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I'm Going to Try This Hunting Thing One More Time
I’m going to go hunting.
Deer hunting. With a gun.
I’ve only been once, and as I remember it, things didn’t work out all that well.
I was running a newspaper in Central Missouri in the late 1980’s, and agreed to go on a trip with three buddies. They had planned an outing that would include a long drive to the North Fork River in Northern Arkansas, where we would park our vehicle, ride a bus upstream, and canoe down to a cabin in the middle of nowhere. From there we would hunt for a couple of days, and then canoe back to the vehicle.
This was a roughing it trip to the extreme.
The outing was well-planned because the guys who brought me were true outdoorsmen. Rex, who was a Southwestern Bell regional manager, was the leader of the group. Also along for the trip was Mike, the manager of the local cable television company; John, a chiropractor; and me, a newspaper publisher.
I’ve never really mentioned that hunting trip because I didn’t think it was worth talking about. No one managed to bag a deer, although I saw several from my perch in a tree.
It was bow hunting season and I had never shot a bow and arrow. They patiently worked with me and let me practice on a target. I thought, as I sat in that tree, about how stupid it was for me to practice from a standing position on the ground if I had to shoot down from a tree stand when it really counted. Oh well, it wasn’t my plan.
I saw a rather big deer on the first day. I managed to shoot at it two times before the second arrow was close enough to spook the animal and it ran away. I could pull the arrow back with no trouble, but I wasn’t strong enough to hold it in that position long enough to get a clear shot when the deer moved into position. When you sit behind a desk all day drinking coffee, well, let’s just say there’s not a lot of upper body strength available.
After six or seven seconds of extending the bow, the arrows just eventually shot off on their own. We never found the arrows I shot, probably because they were camouflage and blended in well with the forest they would forever call home.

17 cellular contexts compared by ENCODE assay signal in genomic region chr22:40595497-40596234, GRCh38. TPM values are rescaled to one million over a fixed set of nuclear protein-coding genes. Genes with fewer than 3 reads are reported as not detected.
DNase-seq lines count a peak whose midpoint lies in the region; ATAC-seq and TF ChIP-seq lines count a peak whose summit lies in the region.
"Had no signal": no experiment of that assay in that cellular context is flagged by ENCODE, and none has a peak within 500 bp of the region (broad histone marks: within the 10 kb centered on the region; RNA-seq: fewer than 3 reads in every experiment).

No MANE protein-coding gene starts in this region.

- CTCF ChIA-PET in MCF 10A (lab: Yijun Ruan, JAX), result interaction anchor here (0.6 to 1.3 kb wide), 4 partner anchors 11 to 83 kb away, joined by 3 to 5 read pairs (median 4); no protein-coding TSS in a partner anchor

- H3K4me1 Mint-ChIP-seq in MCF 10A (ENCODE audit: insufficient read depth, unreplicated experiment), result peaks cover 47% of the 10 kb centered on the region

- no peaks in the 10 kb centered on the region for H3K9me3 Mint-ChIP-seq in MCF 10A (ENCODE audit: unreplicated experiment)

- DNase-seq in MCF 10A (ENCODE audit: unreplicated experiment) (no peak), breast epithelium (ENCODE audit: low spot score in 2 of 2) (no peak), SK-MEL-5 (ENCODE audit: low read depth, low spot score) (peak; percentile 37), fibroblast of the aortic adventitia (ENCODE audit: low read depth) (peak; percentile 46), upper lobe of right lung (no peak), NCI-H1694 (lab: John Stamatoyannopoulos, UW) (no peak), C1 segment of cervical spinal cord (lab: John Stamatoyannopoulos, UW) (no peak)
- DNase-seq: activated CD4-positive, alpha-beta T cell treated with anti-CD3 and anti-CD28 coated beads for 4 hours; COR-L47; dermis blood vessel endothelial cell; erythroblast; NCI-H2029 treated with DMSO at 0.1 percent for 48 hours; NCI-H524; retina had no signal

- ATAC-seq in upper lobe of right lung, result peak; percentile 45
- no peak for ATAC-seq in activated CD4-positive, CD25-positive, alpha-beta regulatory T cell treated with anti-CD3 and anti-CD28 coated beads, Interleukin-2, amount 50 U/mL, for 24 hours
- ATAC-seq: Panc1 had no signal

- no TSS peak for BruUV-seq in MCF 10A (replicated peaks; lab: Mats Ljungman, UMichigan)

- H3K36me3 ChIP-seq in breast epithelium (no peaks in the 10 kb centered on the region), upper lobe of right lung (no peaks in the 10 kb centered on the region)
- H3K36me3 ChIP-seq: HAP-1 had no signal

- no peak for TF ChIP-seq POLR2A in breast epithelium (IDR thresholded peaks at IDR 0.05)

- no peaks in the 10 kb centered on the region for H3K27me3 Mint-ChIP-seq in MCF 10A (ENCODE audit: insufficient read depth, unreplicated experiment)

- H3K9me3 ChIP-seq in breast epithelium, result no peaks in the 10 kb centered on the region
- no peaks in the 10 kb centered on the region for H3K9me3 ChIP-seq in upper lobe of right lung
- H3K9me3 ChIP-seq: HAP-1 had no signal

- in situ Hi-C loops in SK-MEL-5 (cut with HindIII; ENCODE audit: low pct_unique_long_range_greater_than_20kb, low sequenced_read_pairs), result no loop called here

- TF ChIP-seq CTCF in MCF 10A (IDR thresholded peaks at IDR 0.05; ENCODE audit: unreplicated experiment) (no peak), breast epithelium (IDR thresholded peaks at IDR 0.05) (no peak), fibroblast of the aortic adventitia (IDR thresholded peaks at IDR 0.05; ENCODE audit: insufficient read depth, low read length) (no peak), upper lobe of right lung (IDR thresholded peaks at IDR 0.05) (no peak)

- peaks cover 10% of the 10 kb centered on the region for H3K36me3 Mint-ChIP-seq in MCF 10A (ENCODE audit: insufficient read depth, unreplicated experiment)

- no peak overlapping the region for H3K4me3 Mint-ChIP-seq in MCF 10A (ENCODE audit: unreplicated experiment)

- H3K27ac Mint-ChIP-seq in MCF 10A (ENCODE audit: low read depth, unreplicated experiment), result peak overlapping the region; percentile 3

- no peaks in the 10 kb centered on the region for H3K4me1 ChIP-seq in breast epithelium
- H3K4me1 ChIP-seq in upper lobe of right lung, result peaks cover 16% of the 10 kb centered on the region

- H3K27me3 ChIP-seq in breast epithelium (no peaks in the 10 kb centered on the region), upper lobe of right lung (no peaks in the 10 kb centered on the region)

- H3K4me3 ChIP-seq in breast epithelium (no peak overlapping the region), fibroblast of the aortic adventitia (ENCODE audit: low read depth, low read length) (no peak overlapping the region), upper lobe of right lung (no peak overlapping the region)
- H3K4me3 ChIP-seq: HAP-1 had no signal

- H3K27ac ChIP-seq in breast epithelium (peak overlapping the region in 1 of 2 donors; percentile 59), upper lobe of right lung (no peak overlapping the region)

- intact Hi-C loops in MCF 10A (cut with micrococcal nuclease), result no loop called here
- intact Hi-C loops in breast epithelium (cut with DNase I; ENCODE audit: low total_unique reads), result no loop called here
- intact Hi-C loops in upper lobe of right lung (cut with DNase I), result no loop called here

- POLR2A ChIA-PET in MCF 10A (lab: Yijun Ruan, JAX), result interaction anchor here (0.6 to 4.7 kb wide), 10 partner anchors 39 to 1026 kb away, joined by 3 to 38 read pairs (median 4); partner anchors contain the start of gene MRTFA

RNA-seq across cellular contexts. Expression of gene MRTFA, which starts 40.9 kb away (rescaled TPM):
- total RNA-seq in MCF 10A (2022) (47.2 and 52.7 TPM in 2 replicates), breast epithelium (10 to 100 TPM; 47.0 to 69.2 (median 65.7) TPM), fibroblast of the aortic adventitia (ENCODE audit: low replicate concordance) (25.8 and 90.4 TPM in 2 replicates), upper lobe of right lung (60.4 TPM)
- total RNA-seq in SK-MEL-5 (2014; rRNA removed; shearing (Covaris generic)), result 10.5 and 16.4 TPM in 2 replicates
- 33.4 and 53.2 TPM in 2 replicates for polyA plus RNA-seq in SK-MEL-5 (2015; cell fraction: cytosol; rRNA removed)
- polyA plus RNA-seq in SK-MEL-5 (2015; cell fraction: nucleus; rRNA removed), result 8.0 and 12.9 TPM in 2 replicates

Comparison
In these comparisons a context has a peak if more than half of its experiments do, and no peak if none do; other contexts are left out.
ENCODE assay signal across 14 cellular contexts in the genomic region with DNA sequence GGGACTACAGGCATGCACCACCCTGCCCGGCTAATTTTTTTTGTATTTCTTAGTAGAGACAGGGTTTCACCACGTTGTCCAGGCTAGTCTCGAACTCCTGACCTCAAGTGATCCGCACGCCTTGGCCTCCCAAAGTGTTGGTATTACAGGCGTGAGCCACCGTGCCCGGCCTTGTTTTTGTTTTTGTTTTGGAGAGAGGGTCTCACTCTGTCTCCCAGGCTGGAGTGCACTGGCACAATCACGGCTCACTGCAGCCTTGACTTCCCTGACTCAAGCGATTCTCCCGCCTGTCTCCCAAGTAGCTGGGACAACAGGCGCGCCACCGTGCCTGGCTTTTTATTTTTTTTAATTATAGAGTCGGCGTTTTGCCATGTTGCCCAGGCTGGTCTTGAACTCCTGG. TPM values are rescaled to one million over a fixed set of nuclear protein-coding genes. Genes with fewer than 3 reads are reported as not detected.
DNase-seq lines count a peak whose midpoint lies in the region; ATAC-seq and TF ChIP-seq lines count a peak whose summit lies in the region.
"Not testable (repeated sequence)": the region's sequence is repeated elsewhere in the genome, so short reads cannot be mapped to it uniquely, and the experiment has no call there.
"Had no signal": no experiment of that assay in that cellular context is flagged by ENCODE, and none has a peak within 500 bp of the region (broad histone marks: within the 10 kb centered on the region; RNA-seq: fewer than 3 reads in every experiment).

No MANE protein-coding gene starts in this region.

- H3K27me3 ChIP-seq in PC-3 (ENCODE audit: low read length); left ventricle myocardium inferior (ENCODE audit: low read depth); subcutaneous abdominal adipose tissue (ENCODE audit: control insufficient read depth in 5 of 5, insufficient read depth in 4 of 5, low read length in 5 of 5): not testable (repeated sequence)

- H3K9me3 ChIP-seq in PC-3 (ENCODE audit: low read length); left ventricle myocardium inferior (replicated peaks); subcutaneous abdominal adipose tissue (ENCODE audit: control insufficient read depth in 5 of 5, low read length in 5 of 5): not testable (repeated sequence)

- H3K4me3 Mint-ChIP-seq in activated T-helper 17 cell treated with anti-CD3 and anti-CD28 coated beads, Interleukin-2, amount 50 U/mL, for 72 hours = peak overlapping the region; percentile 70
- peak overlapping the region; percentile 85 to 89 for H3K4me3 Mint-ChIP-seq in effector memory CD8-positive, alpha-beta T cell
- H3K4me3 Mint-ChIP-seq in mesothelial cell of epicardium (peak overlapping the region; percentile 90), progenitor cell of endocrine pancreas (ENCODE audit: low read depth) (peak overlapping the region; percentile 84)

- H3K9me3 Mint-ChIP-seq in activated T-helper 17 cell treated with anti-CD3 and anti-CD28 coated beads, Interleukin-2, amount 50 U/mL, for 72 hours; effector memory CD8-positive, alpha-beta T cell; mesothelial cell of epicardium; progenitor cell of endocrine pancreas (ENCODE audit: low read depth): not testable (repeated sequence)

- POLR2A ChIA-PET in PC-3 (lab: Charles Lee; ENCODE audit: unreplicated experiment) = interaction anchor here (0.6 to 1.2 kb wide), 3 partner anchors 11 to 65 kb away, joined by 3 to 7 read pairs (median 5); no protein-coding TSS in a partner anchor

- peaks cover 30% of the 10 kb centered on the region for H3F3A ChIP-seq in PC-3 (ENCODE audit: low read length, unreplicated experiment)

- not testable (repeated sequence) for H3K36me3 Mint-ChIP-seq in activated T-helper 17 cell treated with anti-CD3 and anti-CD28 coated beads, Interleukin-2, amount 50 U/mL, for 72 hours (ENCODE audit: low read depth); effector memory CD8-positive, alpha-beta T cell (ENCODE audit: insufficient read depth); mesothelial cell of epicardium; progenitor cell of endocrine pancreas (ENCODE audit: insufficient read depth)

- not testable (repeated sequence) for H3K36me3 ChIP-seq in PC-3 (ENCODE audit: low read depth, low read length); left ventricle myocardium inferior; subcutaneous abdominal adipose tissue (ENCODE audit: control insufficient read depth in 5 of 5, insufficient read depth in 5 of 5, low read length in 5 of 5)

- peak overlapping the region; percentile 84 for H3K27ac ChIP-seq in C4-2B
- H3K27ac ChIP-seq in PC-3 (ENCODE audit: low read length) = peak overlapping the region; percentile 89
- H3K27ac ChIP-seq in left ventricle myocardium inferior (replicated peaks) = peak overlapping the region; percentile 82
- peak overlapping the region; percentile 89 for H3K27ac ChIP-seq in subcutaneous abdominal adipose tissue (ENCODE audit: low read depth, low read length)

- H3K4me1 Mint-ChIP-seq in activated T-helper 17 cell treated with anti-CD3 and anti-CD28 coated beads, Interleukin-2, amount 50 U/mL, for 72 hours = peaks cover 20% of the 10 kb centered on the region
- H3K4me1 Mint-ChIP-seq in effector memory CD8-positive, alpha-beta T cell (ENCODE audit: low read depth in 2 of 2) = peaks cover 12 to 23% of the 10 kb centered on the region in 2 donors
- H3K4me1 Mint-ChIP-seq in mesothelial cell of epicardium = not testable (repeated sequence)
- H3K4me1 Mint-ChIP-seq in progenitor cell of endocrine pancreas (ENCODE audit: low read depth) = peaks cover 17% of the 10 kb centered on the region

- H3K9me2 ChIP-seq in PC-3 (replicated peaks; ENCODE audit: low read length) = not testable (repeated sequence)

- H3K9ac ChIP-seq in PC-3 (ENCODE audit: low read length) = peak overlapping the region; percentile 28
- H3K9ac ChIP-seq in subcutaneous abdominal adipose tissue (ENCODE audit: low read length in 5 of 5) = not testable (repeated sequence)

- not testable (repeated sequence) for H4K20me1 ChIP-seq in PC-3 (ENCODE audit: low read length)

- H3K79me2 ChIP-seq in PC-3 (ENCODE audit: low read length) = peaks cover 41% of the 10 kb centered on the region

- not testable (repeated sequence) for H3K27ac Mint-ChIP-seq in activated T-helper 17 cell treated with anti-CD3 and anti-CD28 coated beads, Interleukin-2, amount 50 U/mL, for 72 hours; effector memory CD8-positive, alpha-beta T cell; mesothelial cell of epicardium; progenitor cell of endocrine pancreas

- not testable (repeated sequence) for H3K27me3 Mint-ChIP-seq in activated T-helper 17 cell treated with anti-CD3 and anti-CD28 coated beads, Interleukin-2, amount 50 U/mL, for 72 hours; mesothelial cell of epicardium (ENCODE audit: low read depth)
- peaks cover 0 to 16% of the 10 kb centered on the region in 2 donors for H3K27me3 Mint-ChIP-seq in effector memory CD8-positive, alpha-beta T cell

The second day my buddies supplied me with uniquely-colored arrows. As the old saying goes, “Make it idiot-proof and someone will make a better idiot.” I managed to lose those arrows too.
The first night we were at the cabin our foursome decided to walk roughly one mile over a hill to a small neighboring town in hopes of visiting the local watering hole. Keep in mind this was Northern Arkansas in the Ozark Mountain Region.
The little town, about the size of Dunreith, had a small bar, as well as more than its share of unusual characters. Let’s just say the local gene pool could have used a little chlorine.
There was a juke box in the corner playing Loretta Lynn’s “You’re the Reason Our Kids Are Ugly,” and the locals reacted to our walking through the door as if we were there to eat their children.
Without saying a word we made the unanimous decision to head right back down the mountain toward our cabin, using Mike’s multi-purpose compass that was capable of pointing in any direction. Four hours later it was daylight and we finally found our cabin. We saw more deer than we could count on the trip back, but once we set up in the deer stands, we saw no more.
Then when we returned to our cabin that evening, everything was gone, including our clothes, our food, and even worse, our rented canoes.
That was my first hunting trip and occurred, ironically, 20 years ago this month. It was without saying, a complete disaster.
Thieves stole everything, no one got a deer, and we had to pay $600 apiece for the two canoes.
This time I’m simplifying everything. No bows and arrows. No canoes. No North Fork of the White River in Arkansas with the three-inch-deep gene pool.
I can sit in a tree and freeze half to death in the woods behind my sister’s house in Southern Indiana.
It’s not going to matter where I’m hunting because, being blind in my right eye, I can’t aim a shotgun anyway.
It should be interesting. I’ll keep you posted.
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